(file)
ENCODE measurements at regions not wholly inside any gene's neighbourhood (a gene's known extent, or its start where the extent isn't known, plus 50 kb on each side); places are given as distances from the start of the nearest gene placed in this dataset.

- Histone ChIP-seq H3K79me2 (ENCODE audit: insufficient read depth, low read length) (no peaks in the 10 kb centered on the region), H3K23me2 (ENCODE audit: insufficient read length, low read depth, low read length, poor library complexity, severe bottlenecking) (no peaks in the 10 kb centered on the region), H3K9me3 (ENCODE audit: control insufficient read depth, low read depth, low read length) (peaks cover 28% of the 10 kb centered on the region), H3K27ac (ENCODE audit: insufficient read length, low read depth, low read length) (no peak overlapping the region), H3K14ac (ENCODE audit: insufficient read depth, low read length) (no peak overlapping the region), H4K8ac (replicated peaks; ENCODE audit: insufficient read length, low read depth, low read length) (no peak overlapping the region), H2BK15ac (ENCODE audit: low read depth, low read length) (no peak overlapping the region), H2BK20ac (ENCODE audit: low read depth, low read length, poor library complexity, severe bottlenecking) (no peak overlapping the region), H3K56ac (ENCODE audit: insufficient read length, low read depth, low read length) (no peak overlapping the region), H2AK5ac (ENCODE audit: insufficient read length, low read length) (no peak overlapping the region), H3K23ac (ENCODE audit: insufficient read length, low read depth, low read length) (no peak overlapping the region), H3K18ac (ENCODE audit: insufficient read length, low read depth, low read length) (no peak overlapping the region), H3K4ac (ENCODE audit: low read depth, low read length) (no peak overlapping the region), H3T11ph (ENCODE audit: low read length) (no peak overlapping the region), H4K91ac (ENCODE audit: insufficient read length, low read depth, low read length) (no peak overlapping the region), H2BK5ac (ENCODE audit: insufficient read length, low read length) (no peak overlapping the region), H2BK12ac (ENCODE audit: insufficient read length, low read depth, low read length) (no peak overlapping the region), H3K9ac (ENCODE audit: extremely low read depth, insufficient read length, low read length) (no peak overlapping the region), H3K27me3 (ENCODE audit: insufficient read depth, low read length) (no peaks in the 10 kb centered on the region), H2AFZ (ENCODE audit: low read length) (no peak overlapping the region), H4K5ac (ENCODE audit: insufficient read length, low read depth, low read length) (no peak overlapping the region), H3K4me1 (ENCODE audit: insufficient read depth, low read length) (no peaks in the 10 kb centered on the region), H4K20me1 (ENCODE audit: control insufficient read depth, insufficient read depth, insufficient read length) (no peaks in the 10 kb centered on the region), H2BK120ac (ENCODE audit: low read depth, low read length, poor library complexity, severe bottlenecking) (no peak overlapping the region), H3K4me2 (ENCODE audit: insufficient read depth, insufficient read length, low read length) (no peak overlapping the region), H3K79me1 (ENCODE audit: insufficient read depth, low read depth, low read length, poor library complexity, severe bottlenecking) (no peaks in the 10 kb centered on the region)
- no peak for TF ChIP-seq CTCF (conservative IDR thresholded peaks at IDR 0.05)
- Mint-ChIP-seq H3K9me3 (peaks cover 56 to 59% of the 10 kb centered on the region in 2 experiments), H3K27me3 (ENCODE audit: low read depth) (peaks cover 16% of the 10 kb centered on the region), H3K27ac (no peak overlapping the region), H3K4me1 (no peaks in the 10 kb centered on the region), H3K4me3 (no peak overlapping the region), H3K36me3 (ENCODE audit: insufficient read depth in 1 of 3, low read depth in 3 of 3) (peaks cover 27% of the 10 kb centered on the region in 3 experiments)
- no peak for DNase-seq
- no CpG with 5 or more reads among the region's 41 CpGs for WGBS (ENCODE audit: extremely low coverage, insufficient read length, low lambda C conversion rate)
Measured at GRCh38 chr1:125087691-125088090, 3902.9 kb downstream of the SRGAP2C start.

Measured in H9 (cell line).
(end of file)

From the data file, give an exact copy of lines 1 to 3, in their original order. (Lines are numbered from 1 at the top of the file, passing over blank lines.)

ENCODE measurements at regions not wholly inside any gene's neighbourhood (a gene's known extent, or its start where the extent isn't known, plus 50 kb on each side); places are given as distances from the start of the nearest gene placed in this dataset.

- Histone ChIP-seq H3K79me2 (ENCODE audit: insufficient read depth, low read length) (no peaks in the 10 kb centered on the region), H3K23me2 (ENCODE audit: insufficient read length, low read depth, low read length, poor library complexity, severe bottlenecking) (no peaks in the 10 kb centered on the region), H3K9me3 (ENCODE audit: control insufficient read depth, low read depth, low read length) (peaks cover 28% of the 10 kb centered on the region), H3K27ac (ENCODE audit: insufficient read length, low read depth, low read length) (no peak overlapping the region), H3K14ac (ENCODE audit: insufficient read depth, low read length) (no peak overlapping the region), H4K8ac (replicated peaks; ENCODE audit: insufficient read length, low read depth, low read length) (no peak overlapping the region), H2BK15ac (ENCODE audit: low read depth, low read length) (no peak overlapping the region), H2BK20ac (ENCODE audit: low read depth, low read length, poor library complexity, severe bottlenecking) (no peak overlapping the region), H3K56ac (ENCODE audit: insufficient read length, low read depth, low read length) (no peak overlapping the region), H2AK5ac (ENCODE audit: insufficient read length, low read length) (no peak overlapping the region), H3K23ac (ENCODE audit: insufficient read length, low read depth, low read length) (no peak overlapping the region), H3K18ac (ENCODE audit: insufficient read length, low read depth, low read length) (no peak overlapping the region), H3K4ac (ENCODE audit: low read depth, low read length) (no peak overlapping the region), H3T11ph (ENCODE audit: low read length) (no peak overlapping the region), H4K91ac (ENCODE audit: insufficient read length, low read depth, low read length) (no peak overlapping the region), H2BK5ac (ENCODE audit: insufficient read length, low read length) (no peak overlapping the region), H2BK12ac (ENCODE audit: insufficient read length, low read depth, low read length) (no peak overlapping the region), H3K9ac (ENCODE audit: extremely low read depth, insufficient read length, low read length) (no peak overlapping the region), H3K27me3 (ENCODE audit: insufficient read depth, low read length) (no peaks in the 10 kb centered on the region), H2AFZ (ENCODE audit: low read length) (no peak overlapping the region), H4K5ac (ENCODE audit: insufficient read length, low read depth, low read length) (no peak overlapping the region), H3K4me1 (ENCODE audit: insufficient read depth, low read length) (no peaks in the 10 kb centered on the region), H4K20me1 (ENCODE audit: control insufficient read depth, insufficient read depth, insufficient read length) (no peaks in the 10 kb centered on the region), H2BK120ac (ENCODE audit: low read depth, low read length, poor library complexity, severe bottlenecking) (no peak overlapping the region), H3K4me2 (ENCODE audit: insufficient read depth, insufficient read length, low read length) (no peak overlapping the region), H3K79me1 (ENCODE audit: insufficient read depth, low read depth, low read length, poor library complexity, severe bottlenecking) (no peaks in the 10 kb centered on the region)
- no peak for TF ChIP-seq CTCF (conservative IDR thresholded peaks at IDR 0.05)